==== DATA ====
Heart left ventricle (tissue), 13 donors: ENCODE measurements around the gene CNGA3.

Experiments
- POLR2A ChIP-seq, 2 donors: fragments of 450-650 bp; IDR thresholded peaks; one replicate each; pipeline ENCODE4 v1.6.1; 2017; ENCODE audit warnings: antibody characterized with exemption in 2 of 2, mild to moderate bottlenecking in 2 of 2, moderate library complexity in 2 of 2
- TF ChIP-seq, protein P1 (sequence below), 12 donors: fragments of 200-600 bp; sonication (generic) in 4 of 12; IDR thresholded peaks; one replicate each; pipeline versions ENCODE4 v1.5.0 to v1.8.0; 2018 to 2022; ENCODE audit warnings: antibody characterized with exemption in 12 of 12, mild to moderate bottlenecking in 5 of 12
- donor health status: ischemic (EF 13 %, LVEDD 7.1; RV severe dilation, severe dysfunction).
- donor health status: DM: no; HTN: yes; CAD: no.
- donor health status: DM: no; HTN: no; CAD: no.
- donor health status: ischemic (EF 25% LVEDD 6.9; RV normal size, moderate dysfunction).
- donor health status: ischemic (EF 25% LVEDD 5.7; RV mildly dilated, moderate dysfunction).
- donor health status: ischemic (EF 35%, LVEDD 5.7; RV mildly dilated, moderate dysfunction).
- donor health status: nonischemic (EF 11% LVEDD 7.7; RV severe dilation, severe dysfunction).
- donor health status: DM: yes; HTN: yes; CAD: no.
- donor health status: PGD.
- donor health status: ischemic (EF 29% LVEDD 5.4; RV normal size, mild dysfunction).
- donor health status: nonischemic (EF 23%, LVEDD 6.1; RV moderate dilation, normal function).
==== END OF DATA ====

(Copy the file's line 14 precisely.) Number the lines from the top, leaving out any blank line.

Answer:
- donor health status: ischemic (EF 29% LVEDD 5.4; RV normal size, mild dysfunction).